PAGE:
Screw it, Gabrielle thought, making up her mind. Now or never.
As the elevator slid closed, Gabrielle spun from the fountain and ran over, sticking her hand out and catching the door. The doors bounced back open, and she stepped in, her face bright with excitement. "You ever seen it like this?" she gushed to the startled bald man. "My God. It's crazy!"
The man gave her an odd look.
"The guys at SETI must be going nuts!" Gabrielle said. "Their horn carts traced drift fields under two hundred milliJanskys for twenty years, and the physical proof was buried in the ice here on earth the whole time!"
The man looked surprised. "Well... yes, it's quite... " He glanced at her neck, apparently troubled not to see an ID. "I'm sorry, do you-"
"Fourth floor please. Came in such a hurry I barely remembered to put on my underwear!" She laughed, stealing a quick look at the guy's ID: JAMES THEISEN, Finance Administration.
"Do you work here?" The man looked uncomfortable. "Miss...?"
Gabrielle let her mouth fall slack. "Jim! I'm hurt! Nothing like making a woman feel unmemorable!"
The man went pale for a moment, looking uneasy, and running an embarrassed hand across his head. "I'm sorry. All this excitement, you know. I admit, you do look very familiar. What program are you working on?"
Shit. Gabrielle flashed a confident smile. "EOS."
The man pointed to the illuminated fourth floor button. "Obviously. I mean specifically, which project?"
Gabrielle felt her pulse quicken. She could only think of one. "PODS."
The man looked surprised. "Really? I thought I'd met everyone on Dr. Harper's team."
She gave an embarrassed nod. "Chris keeps me hidden away. I'm the idiot programmer who screwed up voxel index on the anomaly software."
Now it was the bald man whose jaw dropped. "That was you?"
Gabrielle frowned. "I haven't slept in weeks."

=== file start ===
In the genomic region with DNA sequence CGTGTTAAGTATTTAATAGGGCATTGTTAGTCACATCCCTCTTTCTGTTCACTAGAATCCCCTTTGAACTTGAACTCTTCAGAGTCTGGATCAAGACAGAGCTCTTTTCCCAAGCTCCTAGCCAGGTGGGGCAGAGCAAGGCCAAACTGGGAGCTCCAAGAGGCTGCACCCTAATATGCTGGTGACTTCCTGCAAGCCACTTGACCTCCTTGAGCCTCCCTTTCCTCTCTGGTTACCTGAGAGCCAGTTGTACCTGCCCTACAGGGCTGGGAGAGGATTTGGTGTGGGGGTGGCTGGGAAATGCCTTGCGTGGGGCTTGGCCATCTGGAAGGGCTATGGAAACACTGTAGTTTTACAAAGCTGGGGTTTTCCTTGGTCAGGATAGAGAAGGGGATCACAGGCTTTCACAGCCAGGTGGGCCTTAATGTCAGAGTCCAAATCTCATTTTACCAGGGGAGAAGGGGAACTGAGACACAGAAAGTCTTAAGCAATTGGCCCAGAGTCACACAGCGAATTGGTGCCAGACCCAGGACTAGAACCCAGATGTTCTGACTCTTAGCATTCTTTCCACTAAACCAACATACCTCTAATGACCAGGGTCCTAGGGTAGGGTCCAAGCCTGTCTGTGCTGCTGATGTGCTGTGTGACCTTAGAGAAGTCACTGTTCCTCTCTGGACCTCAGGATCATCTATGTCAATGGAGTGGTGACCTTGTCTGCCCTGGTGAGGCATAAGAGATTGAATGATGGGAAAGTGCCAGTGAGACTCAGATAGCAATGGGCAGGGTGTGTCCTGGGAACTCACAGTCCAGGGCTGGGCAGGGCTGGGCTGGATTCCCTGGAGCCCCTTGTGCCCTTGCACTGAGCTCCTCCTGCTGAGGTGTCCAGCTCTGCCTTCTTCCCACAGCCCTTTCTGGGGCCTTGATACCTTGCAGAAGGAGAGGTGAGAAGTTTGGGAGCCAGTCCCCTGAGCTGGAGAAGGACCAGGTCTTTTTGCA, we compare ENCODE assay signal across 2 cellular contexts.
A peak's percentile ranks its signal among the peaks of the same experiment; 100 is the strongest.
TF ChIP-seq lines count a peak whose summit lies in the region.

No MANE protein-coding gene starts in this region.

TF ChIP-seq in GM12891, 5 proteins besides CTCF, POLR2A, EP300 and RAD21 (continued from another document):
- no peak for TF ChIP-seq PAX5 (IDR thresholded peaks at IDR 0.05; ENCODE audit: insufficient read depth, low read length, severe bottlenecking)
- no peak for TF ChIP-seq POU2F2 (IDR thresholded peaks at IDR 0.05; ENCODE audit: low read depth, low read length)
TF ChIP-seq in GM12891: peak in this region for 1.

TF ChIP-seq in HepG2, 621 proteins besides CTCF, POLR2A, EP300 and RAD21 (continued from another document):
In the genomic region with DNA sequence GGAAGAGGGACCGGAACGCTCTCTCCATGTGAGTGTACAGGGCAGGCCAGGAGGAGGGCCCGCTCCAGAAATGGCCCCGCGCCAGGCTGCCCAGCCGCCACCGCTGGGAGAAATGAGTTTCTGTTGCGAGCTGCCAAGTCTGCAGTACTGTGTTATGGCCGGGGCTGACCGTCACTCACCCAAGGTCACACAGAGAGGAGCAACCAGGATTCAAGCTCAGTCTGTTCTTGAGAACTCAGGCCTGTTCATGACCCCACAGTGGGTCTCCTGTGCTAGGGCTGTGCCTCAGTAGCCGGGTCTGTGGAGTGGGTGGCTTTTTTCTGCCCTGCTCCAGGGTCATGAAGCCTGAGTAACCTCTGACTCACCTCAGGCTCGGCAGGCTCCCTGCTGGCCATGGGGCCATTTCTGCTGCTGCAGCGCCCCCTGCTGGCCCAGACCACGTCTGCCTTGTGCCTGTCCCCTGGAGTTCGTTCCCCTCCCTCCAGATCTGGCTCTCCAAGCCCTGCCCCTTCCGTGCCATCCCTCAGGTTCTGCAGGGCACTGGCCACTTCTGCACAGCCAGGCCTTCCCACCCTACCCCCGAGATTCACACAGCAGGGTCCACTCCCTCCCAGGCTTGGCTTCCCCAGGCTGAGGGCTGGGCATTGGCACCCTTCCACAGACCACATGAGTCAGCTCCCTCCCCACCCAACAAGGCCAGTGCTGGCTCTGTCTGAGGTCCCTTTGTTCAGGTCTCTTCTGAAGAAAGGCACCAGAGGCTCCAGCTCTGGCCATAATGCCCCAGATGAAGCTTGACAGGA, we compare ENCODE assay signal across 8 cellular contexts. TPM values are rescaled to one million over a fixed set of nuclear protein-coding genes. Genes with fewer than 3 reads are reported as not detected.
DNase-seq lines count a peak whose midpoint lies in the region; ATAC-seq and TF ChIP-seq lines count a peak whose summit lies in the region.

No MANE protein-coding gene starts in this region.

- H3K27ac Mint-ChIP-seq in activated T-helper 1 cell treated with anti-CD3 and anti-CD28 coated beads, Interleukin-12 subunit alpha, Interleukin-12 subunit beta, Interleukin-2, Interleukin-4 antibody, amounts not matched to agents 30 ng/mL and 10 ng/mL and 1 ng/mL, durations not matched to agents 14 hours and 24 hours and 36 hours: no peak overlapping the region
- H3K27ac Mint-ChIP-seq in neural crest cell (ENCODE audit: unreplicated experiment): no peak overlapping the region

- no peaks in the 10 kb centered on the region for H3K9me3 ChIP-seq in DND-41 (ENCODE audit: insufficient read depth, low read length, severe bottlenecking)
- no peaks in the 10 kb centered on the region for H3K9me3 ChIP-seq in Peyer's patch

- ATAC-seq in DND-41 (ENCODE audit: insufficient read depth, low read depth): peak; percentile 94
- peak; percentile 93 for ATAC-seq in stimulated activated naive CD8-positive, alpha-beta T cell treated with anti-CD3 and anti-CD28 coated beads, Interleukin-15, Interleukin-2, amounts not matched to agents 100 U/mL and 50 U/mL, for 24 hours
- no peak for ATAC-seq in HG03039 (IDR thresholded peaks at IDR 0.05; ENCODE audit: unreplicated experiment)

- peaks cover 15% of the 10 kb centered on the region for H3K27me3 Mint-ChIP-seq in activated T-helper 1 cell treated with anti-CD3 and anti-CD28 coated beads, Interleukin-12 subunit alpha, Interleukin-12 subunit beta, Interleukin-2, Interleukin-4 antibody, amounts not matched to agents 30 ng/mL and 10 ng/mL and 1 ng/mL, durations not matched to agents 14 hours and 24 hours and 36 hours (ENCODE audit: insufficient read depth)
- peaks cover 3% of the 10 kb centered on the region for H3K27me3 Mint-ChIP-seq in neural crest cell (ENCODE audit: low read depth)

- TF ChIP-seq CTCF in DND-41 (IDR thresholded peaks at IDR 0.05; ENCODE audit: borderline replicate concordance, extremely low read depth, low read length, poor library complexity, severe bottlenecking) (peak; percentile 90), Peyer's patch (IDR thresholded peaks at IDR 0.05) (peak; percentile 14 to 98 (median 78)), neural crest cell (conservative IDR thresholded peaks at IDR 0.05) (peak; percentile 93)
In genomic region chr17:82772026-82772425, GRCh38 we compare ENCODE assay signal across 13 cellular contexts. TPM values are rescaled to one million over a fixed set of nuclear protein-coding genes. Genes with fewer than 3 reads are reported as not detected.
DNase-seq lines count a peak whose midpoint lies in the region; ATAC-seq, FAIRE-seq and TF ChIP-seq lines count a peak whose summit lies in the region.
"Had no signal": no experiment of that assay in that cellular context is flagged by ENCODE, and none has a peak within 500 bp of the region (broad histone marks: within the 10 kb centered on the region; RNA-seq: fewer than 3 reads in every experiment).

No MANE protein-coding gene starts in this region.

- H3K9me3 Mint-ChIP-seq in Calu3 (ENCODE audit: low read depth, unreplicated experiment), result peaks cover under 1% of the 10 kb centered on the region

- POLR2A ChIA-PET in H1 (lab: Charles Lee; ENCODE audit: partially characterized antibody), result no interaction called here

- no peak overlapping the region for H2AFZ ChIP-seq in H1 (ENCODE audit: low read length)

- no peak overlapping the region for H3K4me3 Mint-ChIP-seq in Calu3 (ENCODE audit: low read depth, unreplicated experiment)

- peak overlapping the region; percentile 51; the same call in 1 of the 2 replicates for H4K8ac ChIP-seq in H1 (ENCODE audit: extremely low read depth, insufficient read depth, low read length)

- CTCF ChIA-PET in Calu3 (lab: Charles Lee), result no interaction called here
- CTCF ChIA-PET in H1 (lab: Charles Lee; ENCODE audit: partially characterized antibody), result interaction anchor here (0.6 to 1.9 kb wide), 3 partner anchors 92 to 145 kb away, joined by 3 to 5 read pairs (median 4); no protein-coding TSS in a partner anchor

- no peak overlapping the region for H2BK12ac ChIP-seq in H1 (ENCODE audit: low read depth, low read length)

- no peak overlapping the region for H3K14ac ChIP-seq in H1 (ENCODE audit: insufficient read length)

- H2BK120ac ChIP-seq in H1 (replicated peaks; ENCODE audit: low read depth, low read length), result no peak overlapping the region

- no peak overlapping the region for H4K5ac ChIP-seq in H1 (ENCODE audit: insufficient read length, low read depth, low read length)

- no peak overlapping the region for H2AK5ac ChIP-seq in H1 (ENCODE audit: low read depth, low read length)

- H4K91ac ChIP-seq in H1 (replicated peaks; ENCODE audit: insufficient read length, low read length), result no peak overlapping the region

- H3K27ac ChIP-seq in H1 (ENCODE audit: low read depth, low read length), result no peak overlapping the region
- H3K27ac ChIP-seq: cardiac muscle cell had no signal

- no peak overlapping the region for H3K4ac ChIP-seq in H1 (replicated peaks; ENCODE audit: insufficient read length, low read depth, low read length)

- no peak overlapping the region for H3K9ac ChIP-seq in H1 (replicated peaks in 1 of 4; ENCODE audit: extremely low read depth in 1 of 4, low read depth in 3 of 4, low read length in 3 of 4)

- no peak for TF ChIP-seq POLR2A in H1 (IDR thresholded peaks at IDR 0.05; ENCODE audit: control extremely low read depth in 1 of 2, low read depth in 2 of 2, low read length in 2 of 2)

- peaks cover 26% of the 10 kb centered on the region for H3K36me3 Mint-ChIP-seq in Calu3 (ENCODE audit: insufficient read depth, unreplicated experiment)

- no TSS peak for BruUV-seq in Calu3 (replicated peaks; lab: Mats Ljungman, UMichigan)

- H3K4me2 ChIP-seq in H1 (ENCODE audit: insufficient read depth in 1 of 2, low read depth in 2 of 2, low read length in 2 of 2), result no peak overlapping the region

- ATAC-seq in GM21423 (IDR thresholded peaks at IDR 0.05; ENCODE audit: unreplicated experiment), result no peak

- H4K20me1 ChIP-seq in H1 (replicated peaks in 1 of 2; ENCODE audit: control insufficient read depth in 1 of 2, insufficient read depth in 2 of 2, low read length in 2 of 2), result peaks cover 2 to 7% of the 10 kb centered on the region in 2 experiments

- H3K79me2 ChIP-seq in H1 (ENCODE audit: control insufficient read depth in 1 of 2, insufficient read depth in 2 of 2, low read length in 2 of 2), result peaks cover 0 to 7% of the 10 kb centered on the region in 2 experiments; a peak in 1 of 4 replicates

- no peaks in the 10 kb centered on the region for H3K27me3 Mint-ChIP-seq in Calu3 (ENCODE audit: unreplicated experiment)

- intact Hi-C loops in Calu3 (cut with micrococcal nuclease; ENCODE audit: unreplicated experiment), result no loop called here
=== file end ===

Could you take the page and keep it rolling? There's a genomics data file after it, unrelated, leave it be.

"But Dr. Harper took all the heat for that!"
"I know. Chris is that kind of guy. At least he got it straightened out. What an announcement tonight, though, isn't it? This meteorite. I'm just in shock!"
The elevator stopped on the fourth floor. Gabrielle jumped out. "Great seeing you, Jim. Give my best to the boys in budgeting!"
"Sure," the man stammered as the doors slid shut. "Nice seeing you again."
Zach Herney, like most presidents before him, survived on four or five hours of sleep a night. Over the last few weeks, however, he had survived on far less. As the excitement of the evening's events slowly began to ebb, Herney felt the late hour settling in his limbs.
He and some of his upper level staff were in the Roosevelt Room enjoying celebratory champagne and watching the endless loop of press conference replays, Tolland documentary excerpts, and pundit recaps on network television. On-screen at the moment, an exuberant network correspondent stood in front of the White House gripping her microphone.
"Beyond the mind-numbing repercussions for mankind as a species," she announced, "this NASA discovery has some harsh political repercussions here in Washington. The unearthing of these meteoric fossils could not have come at a better time for the embattled President." Her voice grew somber. "Nor at a worse time for Senator Sexton." The broadcast cut to a replay of the now infamous CNN debate from earlier in the day.
"After thirty-five years," Sexton declared, "I think it's pretty obvious we're not going to find extraterrestrial life!"
"And if you're wrong?" Marjorie Tench replied.
Sexton rolled his eyes. "Oh, for heavens sake, Ms. Tench, if I'm wrong I'll eat my hat."
Everyone in the Roosevelt Room laughed. Tench's cornering of the senator could have played as cruel and heavy-handed in retrospect, and yet viewers didn't seem to notice; the haughty tone of the senator's response was so smug that Sexton appeared to be getting exactly what he deserved.